Royal Caribbean, Carnival confirm policy for larger ships
Royal Caribbean Cruise Lines and Carnival Corp. have confirmed they have no plans to use tenders to service the larger Oasis-style cruise ships.
Adam Goldstein, president and chief operating officer of Royal Caribbean, and Giora Israel, senior vice president of global port and destination development for Carnival, released statements through the Cayman Islands Ministry of Tourism dismissing suggestions that the 6,000-passenger mega-ships would use tenders.
Opponents of new cruise berthing facilities in George Town harbor have suggested an upgraded tender service could be used instead of building new piers. But tourism bosses say if Cayman wants to attract the larger ships, piers are the only option.
Minister of Tourism Moses Kirkconnell said cruise lines had confirmed during the annual Florida Caribbean Cruise Association in Mexico this month that the Oasis class vessels would not utilize tenders to transfer passengers ashore.
Mr. Goldstein, of Royal Caribbean, said, “When Royal Caribbean International launched Oasis Class ships six years ago, it was never intended that these vessels would be tendered. Royal has never tendered these ships and we have no plans for tendering them in the future.”
Mr. Israel, of Carnival Corp., said the cruise line was unlikely to use tenders for any of its new mega-ships, which will come into service from 2018.
“The key for a smooth operation of large ships in transit ports is the availability of piers or berthing facilities,” he said. “The itinerary planning executives at our various cruise brands that will operate those ships in the future will consider the availability of piers or berthing facilities as a key element in considering a destination and are unlikely to consider tender ports for such class of vessels.”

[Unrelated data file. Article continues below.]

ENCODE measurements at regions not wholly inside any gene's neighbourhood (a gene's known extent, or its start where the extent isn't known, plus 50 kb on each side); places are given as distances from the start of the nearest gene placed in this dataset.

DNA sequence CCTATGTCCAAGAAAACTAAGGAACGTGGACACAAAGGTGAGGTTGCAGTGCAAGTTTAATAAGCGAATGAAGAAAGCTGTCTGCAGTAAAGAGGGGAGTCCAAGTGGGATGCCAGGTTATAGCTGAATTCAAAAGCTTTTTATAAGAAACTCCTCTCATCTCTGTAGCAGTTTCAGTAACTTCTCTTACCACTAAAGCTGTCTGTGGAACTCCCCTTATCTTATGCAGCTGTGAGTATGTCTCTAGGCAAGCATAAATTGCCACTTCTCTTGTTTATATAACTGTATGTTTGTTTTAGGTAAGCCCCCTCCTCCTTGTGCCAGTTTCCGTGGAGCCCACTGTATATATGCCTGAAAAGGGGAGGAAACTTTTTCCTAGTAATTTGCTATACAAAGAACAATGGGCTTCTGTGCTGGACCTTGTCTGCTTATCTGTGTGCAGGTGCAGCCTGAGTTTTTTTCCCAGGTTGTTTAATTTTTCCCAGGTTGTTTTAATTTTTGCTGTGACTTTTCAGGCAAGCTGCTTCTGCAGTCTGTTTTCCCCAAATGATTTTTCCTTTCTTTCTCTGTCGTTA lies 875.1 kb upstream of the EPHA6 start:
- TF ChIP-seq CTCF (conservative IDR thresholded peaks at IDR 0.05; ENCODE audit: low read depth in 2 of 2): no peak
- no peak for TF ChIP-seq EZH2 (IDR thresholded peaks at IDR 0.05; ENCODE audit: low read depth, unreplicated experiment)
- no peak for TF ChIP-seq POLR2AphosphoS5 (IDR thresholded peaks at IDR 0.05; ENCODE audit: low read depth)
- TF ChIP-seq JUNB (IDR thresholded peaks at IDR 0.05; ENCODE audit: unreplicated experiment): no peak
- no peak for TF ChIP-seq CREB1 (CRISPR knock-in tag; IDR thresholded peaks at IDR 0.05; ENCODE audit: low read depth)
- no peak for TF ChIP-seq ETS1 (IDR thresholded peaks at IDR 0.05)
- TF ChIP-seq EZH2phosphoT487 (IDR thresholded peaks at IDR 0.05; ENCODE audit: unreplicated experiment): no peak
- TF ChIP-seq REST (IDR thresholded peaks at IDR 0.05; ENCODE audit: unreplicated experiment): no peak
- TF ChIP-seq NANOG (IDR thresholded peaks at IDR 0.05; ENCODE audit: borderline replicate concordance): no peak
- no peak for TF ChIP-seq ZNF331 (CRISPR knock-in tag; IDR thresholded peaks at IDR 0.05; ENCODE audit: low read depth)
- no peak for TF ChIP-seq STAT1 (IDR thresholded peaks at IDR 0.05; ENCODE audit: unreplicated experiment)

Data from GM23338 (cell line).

He added, “Carnival Corporation announced earlier this year the construction program for a series of larger ships, the first to be delivered in 2018. These state-of-the art ships will have a capacity of over 6,000 passengers …
“The ships will require piers or berthing facilities that can efficiently operate in all the destinations where they will operate in the future.”
He did not say where the ships would be used.
Mr. Kirkconnell said Carnival and Royal Caribbean accounted for approximately 82 percent of Cayman’s cruise business in 2014.
“The Ministry of Tourism reached out to them about their future plans and have been advised that tendering is not something they are willing to consider in the future …,” he said.
“The cruise industry is transitioning to mega-ships and the major lines all have vessels currently under construction.”
There are currently two Oasis class ships, the Oasis of the Seas and the Allure of the Seas, operating in the Caribbean. Carnival is commissioning a third ship, Harmony of the Seas, in the same size category, though it will operate, at least initially, in the Mediterranean.
Enticing mega-ships to Cayman has been cited among the reasons for a dock to be built.